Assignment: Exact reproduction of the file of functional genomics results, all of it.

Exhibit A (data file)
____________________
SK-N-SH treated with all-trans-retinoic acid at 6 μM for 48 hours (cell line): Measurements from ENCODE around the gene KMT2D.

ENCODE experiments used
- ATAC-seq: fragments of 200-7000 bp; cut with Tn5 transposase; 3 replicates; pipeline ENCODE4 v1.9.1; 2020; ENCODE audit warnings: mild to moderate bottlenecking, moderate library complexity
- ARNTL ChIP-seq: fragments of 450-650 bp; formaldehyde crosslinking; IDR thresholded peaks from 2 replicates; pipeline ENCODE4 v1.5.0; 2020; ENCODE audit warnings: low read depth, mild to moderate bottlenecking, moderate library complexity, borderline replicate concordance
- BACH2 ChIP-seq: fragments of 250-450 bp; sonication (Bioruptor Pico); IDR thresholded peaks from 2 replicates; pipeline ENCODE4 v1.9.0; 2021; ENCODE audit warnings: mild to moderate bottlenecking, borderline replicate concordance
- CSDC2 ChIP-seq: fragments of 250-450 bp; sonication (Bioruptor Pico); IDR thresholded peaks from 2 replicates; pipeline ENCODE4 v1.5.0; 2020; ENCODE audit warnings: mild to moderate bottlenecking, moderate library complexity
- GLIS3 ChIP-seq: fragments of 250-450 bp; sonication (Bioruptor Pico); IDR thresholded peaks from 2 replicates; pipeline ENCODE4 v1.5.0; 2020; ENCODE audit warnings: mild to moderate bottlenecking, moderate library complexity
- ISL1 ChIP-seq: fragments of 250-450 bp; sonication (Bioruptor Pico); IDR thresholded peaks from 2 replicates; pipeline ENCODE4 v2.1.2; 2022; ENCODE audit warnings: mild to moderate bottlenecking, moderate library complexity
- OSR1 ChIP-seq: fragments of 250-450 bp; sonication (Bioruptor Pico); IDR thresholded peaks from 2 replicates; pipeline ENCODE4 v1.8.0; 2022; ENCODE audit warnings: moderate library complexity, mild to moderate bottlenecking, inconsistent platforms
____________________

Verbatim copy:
SK-N-SH treated with all-trans-retinoic acid at 6 μM for 48 hours (cell line): Measurements from ENCODE around the gene KMT2D.

ENCODE experiments used
- ATAC-seq: fragments of 200-7000 bp; cut with Tn5 transposase; 3 replicates; pipeline ENCODE4 v1.9.1; 2020; ENCODE audit warnings: mild to moderate bottlenecking, moderate library complexity
- ARNTL ChIP-seq: fragments of 450-650 bp; formaldehyde crosslinking; IDR thresholded peaks from 2 replicates; pipeline ENCODE4 v1.5.0; 2020; ENCODE audit warnings: low read depth, mild to moderate bottlenecking, moderate library complexity, borderline replicate concordance
- BACH2 ChIP-seq: fragments of 250-450 bp; sonication (Bioruptor Pico); IDR thresholded peaks from 2 replicates; pipeline ENCODE4 v1.9.0; 2021; ENCODE audit warnings: mild to moderate bottlenecking, borderline replicate concordance
- CSDC2 ChIP-seq: fragments of 250-450 bp; sonication (Bioruptor Pico); IDR thresholded peaks from 2 replicates; pipeline ENCODE4 v1.5.0; 2020; ENCODE audit warnings: mild to moderate bottlenecking, moderate library complexity
- GLIS3 ChIP-seq: fragments of 250-450 bp; sonication (Bioruptor Pico); IDR thresholded peaks from 2 replicates; pipeline ENCODE4 v1.5.0; 2020; ENCODE audit warnings: mild to moderate bottlenecking, moderate library complexity
- ISL1 ChIP-seq: fragments of 250-450 bp; sonication (Bioruptor Pico); IDR thresholded peaks from 2 replicates; pipeline ENCODE4 v2.1.2; 2022; ENCODE audit warnings: mild to moderate bottlenecking, moderate library complexity
- OSR1 ChIP-seq: fragments of 250-450 bp; sonication (Bioruptor Pico); IDR thresholded peaks from 2 replicates; pipeline ENCODE4 v1.8.0; 2022; ENCODE audit warnings: moderate library complexity, mild to moderate bottlenecking, inconsistent platforms